Regina “Renee” Vicente Francisco is wistful as she considers the prospect of parting with the last remnants of her grandfather’s legacy, 98 pieces of religious sculptures made at the Talleres de Maximo Vicente, the oldest workshop for religious iconography in the Philippines.
This must be the biggest exhibit-sale of Vicente sculptures in the country in recent years.
Francisco, 73, is the custodian of the samples of wood-carved icons from the Ermita, Manila, workshop, including one original by the master sculptor himself, a life-size Our Lady of the Assumption.
The collection was left in her care when her mother, Soledad Hernandez-Vicente, died in 2015. Soledad and her husband, Maximo Jr., ran the workshop after Maximo Sr. died in 1964. All the pieces are samples, and over 50 years old.
“I prayed and asked permission from my mother. I said I can’t keep them any longer. I’m almost 74,” Francisco says. She has a living brother but he lives in the United States. “I decided it was time to downsize.”
Francisco approached her Assumption classmate, Rustan’s chair Zenaida Tantoco, who agreed to exhibit the collection at Rustan’s Makati (fifth floor). The exhibit opens on April 22 at 5 p.m. The collection will later be shown at Rustan’s Shangri-La Plaza, and perhaps even at Rustan’s Cebu.
All the pieces are for sale. The centerpiece, the Maximo Vicente original, is priced north of P3 million.
Vicente’s early start as a santero—an artisan who makes religious icons, or santos—is unclear. Francisco quotes Google and refers to the information from yellowed newspaper and magazine clippings when she talks about her grandfather.
She believes that Vicente was born to a single mother,
Antonina Vicente, and a Spaniard, in Malabon in 1885. The young Maximo stayed with an uncle who worked as forest ranger. It was during this time that he picked up woodcarving as a hobby.
Some accounts say he was self-taught, with no formal training in the craft. A bio printout Francisco provided us, however, says Vicente graduated from the “UP School of Fine Arts” in 1909 (though the University of the Philippines was founded only a year before, in 1908).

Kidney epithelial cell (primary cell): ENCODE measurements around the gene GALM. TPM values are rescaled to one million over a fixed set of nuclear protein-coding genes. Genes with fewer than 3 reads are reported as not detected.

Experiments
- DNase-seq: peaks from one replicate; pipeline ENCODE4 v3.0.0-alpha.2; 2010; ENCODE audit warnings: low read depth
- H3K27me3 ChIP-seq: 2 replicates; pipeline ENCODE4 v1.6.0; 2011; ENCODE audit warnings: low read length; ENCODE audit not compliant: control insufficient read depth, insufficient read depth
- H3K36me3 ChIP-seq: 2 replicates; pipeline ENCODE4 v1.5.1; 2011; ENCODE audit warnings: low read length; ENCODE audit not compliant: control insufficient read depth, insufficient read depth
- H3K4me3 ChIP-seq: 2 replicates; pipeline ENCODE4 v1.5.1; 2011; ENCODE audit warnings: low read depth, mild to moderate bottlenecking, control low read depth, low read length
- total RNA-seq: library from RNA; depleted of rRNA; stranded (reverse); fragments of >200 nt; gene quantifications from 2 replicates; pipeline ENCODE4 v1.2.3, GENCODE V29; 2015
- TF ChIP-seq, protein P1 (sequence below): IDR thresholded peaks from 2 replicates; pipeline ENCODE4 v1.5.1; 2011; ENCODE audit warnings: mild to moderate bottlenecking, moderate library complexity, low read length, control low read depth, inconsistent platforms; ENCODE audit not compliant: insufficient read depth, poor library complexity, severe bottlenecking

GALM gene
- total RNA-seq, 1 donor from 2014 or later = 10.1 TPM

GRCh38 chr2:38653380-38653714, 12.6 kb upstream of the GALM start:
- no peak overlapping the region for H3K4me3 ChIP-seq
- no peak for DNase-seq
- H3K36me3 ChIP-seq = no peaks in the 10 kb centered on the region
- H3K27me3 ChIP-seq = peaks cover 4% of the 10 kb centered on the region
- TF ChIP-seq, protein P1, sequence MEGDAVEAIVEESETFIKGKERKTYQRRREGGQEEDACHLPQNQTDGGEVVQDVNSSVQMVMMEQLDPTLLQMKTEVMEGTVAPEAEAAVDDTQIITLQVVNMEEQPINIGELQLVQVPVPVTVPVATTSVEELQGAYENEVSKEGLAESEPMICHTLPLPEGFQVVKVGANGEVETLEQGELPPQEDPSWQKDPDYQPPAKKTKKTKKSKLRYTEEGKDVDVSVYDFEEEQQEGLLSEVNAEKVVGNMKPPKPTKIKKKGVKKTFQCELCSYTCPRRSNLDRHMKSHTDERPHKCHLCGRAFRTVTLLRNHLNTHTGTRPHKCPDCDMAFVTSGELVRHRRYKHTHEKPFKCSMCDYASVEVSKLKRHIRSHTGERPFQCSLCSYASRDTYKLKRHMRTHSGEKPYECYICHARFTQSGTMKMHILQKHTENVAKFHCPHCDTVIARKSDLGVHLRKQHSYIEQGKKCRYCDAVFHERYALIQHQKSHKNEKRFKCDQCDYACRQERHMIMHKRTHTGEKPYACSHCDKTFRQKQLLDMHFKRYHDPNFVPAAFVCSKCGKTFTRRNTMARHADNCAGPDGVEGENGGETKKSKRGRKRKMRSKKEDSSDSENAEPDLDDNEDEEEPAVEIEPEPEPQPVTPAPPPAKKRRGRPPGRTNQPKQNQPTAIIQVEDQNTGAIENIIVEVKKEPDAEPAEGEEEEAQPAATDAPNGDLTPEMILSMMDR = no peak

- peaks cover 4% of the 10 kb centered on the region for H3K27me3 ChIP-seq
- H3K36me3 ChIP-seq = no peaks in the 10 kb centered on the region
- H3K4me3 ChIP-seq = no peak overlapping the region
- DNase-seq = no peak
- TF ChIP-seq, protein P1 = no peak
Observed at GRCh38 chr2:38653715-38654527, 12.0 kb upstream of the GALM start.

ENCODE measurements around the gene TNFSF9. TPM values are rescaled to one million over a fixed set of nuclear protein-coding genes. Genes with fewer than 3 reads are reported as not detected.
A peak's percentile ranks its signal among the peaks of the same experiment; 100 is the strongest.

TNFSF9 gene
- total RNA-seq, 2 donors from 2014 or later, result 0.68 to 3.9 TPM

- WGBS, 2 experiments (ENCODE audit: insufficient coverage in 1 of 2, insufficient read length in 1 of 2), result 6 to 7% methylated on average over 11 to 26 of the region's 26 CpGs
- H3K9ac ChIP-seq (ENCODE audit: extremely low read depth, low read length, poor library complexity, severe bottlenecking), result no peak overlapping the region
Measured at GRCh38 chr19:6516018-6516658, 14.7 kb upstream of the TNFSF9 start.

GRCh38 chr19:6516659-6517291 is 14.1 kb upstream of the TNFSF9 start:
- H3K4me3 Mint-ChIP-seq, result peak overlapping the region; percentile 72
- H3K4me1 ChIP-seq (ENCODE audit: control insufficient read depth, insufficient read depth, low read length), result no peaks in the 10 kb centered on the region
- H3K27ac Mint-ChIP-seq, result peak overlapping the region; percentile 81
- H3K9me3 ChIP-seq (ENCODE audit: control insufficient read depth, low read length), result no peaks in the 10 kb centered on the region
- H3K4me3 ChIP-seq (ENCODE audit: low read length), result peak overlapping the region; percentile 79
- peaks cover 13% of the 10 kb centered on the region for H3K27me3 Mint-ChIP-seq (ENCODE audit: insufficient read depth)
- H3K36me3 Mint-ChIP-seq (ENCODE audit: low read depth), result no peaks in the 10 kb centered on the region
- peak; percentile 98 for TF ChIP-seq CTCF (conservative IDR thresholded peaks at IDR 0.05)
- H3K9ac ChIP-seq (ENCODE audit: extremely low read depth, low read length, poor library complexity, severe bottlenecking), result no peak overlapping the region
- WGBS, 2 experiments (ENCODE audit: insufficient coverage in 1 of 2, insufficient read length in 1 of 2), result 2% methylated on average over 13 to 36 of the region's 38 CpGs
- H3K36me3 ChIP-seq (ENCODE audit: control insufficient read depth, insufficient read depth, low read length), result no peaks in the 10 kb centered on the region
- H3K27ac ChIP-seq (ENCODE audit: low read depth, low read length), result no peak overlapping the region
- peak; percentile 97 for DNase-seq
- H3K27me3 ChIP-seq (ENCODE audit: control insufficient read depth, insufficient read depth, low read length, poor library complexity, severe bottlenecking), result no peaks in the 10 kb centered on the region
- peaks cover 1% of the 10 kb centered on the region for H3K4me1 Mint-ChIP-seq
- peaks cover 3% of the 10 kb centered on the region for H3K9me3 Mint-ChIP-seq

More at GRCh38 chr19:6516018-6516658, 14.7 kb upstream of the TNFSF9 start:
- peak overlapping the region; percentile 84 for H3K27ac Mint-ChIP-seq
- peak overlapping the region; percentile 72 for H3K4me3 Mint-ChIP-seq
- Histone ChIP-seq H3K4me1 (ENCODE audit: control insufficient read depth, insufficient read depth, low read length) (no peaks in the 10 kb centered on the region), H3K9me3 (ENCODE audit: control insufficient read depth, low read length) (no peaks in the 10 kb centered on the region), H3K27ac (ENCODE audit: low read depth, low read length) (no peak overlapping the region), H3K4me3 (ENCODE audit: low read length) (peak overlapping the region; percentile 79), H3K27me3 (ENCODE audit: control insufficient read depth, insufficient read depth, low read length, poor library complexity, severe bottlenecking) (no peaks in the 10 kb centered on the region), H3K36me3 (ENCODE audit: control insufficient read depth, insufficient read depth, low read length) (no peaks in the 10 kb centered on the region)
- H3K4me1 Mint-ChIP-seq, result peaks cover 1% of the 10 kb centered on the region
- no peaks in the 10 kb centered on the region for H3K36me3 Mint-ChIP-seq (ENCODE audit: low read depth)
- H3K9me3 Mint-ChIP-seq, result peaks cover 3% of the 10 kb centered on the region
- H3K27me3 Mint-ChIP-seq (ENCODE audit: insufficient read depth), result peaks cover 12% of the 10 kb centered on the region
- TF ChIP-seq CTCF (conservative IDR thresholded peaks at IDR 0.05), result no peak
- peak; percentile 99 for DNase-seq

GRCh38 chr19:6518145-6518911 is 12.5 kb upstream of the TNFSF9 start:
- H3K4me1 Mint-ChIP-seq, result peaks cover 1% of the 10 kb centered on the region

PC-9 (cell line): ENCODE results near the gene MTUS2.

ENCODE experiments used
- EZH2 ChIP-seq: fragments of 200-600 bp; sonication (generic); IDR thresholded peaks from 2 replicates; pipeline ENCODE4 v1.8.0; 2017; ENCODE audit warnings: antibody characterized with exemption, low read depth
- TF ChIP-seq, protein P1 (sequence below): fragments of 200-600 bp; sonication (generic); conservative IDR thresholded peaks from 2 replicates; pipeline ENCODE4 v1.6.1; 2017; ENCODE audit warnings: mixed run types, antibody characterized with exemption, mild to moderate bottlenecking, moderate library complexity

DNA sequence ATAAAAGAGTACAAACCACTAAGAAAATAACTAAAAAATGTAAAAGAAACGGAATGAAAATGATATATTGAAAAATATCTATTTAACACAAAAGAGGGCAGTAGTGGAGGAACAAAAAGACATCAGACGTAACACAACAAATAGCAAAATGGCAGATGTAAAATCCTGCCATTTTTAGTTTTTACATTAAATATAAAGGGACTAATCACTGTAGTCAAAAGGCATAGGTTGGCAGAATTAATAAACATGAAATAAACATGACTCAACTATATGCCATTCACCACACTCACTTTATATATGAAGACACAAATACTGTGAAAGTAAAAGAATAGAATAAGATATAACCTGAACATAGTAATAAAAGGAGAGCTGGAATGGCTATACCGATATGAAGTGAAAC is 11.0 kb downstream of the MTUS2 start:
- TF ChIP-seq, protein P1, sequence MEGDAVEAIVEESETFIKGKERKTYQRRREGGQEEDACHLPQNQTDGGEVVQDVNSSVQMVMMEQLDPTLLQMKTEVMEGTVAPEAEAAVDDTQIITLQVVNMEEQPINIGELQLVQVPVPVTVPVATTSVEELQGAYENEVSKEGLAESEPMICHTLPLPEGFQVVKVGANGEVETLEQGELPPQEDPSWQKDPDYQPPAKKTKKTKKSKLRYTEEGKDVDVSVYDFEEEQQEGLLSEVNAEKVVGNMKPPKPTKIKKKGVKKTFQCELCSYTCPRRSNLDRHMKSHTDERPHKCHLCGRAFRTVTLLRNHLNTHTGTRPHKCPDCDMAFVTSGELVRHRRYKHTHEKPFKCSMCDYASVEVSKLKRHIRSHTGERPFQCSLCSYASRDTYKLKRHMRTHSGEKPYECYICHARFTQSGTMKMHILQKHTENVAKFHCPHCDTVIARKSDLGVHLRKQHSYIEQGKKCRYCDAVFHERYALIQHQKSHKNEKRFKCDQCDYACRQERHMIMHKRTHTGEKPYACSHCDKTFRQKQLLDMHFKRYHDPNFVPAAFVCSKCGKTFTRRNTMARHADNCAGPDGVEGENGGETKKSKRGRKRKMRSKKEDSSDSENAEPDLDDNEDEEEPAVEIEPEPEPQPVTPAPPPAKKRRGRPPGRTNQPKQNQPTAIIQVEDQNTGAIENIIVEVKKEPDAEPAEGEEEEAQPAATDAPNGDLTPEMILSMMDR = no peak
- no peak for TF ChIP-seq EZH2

No matter these discrepancies, there’s no questioning Maximo Vicente Sr.’s legacy as a master sculptor and wood carver. He set up his workshop in 1908, first on Calle Hidalgo in Quiapo, with his half-brothers.
Statues made at the Talleres de Maximo Vicente live on in the homes of wealthy private collectors, as well as big churches, like San Beda Mendiola and San Beda Alabang, Our Lady of Mount Carmel in New Manila, Assumption Convent in San Lorenzo and St. Alphonsus de Liguori in Magallanes.
A Sto. Niño made by the taller was also given to Pope John Paul II, which was later installed at the Pontifico Collegio Filippino in Rome.
An Our Lady of the Barangay was also sent to Rome, says Francisco.
Many santos used for processions around the country are also likely from the Vicente taller, including the San Beda Mendiola Sto. Niño de Praga, which is brought out every January.
Sadly, the taller didn’t keep a catalog of its clients and the pieces they made.
On par with the best
Collectors say a Vicente piece—made mostly of baticulin wood—is on par with the best made by santeros in Europe.
“My mother (Glecy) collected his works and commissioned many pieces from the taller,” says Marilen Tantoco, Rustan’s vice president for home merchandising. “My sister Nedy is also a collector. There are other sculptors and workshops, but not as artistic as Maximo Vicente, according to my mother.”
Vicente had 11 children but only four survived, including Francisco’s dad, the only one who had children. None of the surviving heirs, however, learned the patriarch’s craft. Vicente’s only daughter, Victorina Laxamana Vicente, became a nun and founded the Sisters of the Holy Face of Jesus in Quiapo (a life-size Baby Jesus by Vicente is in the convent). Maximo Jr. himself became an architect.
“It stopped with my grandfather. Nobody picked it up, not even my generation. I think the craft is a gift. My parents, however, continued to run the workshop and we had workers who made the icons in the style of my grandfather,” Francisco says.
Their works were mostly made-to-order, and each took a month or two for turnaround.
These days, they do mostly restoration work. Any new commissions will be accepted only after Francisco’s six-month contract with Rustan’s ends. “We just don’t do the clothes of the santos anymore. That stopped with my mom.”
Francisco has made peace with her move, content with the few Maximo Vicente heirloom pieces in her personal collection—“a Sacred Heart, one Mama Mary and another Our Lady in a glass dome.”
“If there are people who want to have their own custom piece, we can do that still,” she says. “But all these need new homes,” she adds, referring to the collection to go on exhibit.